Steve Bannon: Chief Strategist

Steve Bannon has appointed himself to the National Security Council. He is a fierce outspoken critic of Islam, calling it “the most radical” religion in the world and claims that the U.S. and the Western world are engaged in a “global existential war”. There are numerous editorials stating that many of his supporters in the developing ‘alt-right’ group are anti-Semitic, despite Bannon’s apparent strong support for Israel. By reorganizing the National Security Council and elevating Bannon, Trump’s Chief Strategist will now sit in on the top inter-agency group for discussing national security, some experts deem this to be controversial.

Conclusions

The Trump administration’s Middle Eastern Policy will be shaped not only by the President himself, but also by four of his key advisors. There are some conclusions we can make regarding the ME policy.

Israel: Stronger support as emphasised by the plan to move the U.S. embassy to Jerusalem. Whether this translates into support for all Israeli communities in the West Bank, or potentially U.S. approval of the largest settlements in Israel remains to be seen.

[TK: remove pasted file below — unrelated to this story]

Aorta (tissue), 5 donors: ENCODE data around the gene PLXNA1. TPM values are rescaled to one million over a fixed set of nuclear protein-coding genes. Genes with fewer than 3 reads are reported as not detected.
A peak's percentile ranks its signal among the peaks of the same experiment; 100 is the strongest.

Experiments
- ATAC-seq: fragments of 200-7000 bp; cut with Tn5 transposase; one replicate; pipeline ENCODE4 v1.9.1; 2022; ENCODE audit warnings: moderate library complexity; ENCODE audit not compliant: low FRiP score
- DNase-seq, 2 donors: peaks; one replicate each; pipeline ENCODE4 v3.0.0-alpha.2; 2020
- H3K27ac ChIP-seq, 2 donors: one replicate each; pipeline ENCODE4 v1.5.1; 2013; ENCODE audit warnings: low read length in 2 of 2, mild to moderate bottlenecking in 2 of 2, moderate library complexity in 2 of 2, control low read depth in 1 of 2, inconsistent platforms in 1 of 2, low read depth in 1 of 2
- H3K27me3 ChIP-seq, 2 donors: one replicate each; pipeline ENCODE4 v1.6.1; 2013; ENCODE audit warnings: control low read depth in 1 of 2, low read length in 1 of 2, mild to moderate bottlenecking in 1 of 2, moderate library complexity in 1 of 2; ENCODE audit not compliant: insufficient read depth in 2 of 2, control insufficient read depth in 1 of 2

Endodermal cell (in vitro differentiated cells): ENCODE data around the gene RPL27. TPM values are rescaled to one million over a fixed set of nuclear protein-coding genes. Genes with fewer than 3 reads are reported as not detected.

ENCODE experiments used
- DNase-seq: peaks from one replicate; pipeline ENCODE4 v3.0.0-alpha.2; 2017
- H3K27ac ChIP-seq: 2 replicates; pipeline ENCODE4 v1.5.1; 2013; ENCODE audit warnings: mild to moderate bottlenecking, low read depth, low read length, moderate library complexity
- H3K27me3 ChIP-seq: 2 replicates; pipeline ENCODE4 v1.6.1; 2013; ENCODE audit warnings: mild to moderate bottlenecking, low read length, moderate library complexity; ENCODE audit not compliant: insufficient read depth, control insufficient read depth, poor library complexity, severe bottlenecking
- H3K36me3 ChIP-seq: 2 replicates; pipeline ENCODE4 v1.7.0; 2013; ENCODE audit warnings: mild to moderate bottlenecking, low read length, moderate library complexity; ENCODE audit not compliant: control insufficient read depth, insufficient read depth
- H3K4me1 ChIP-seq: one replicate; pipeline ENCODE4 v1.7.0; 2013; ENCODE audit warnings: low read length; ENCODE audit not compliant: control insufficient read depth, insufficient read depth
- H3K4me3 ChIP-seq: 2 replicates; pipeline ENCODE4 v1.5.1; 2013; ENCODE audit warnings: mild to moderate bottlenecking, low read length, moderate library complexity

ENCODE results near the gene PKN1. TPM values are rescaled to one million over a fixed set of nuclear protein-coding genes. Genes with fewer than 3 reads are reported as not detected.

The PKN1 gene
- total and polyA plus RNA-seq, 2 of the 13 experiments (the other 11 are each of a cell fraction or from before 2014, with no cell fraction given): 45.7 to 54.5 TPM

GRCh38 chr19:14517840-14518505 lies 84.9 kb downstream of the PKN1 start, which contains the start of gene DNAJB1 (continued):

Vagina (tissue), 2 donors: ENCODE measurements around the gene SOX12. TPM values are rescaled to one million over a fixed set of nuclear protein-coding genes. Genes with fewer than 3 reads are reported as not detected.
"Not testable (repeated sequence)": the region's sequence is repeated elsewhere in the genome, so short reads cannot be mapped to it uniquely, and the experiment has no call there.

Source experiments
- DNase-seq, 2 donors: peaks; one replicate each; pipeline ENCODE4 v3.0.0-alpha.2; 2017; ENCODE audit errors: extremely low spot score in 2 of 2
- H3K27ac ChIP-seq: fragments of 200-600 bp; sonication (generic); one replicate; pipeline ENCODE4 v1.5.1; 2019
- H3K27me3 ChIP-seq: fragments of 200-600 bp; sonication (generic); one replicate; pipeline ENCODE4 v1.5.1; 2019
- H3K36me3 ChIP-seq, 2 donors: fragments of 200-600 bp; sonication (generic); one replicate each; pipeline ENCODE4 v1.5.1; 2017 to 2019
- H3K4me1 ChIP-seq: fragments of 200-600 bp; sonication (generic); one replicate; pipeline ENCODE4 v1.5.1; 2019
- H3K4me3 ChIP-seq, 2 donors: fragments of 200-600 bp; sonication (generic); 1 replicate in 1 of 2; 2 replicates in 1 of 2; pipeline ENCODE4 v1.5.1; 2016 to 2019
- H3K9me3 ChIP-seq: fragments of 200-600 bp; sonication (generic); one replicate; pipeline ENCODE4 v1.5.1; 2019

Iran: There are attempts to renegotiate the nuclear deal, but safeguarding Israel’s security is a priority. There is strong anti-Iranian rhetoric, and a desire to increase military presence, (most likely the U.S. Navy in the Gulf), but there is also pressure from congress not to reduce sanctions.

With so many countries actively engaged in the region and sponsoring proxies, it is no wonder that the new administration wants to detangle itself from the region, however, how this translates to effective foreign policy, considering Russia’s alliance with Iran remains to be seen. We are likely to see continued support for Jordan, Sisi’s government in Egypt, and possibly Turkey, as long as they continue the fight against ISIS. We might also see an emphasis on Saudi and Gulf allies to shoulder more responsibility for combating ISIS, and acting as a bulwark against Iranian ‘meddling’. One certainty is “uncertainty”.

By Edward Tebbutt